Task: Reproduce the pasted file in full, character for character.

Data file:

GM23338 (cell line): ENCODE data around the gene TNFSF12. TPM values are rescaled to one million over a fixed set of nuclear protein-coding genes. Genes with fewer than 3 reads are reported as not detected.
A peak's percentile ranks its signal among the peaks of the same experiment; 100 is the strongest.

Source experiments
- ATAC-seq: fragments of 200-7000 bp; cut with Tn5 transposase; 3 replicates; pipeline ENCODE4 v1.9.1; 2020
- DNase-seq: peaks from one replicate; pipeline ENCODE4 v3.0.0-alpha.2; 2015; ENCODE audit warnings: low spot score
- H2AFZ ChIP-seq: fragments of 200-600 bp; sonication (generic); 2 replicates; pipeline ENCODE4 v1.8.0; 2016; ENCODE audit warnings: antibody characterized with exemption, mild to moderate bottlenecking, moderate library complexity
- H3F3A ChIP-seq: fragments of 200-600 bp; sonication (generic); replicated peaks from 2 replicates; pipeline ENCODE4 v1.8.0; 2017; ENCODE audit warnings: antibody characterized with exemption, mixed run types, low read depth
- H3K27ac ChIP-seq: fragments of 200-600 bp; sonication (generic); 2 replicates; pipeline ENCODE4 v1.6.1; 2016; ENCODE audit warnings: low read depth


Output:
GM23338 (cell line): ENCODE data around the gene TNFSF12. TPM values are rescaled to one million over a fixed set of nuclear protein-coding genes. Genes with fewer than 3 reads are reported as not detected.
A peak's percentile ranks its signal among the peaks of the same experiment; 100 is the strongest.

Source experiments
- ATAC-seq: fragments of 200-7000 bp; cut with Tn5 transposase; 3 replicates; pipeline ENCODE4 v1.9.1; 2020
- DNase-seq: peaks from one replicate; pipeline ENCODE4 v3.0.0-alpha.2; 2015; ENCODE audit warnings: low spot score
- H2AFZ ChIP-seq: fragments of 200-600 bp; sonication (generic); 2 replicates; pipeline ENCODE4 v1.8.0; 2016; ENCODE audit warnings: antibody characterized with exemption, mild to moderate bottlenecking, moderate library complexity
- H3F3A ChIP-seq: fragments of 200-600 bp; sonication (generic); replicated peaks from 2 replicates; pipeline ENCODE4 v1.8.0; 2017; ENCODE audit warnings: antibody characterized with exemption, mixed run types, low read depth
- H3K27ac ChIP-seq: fragments of 200-600 bp; sonication (generic); 2 replicates; pipeline ENCODE4 v1.6.1; 2016; ENCODE audit warnings: low read depth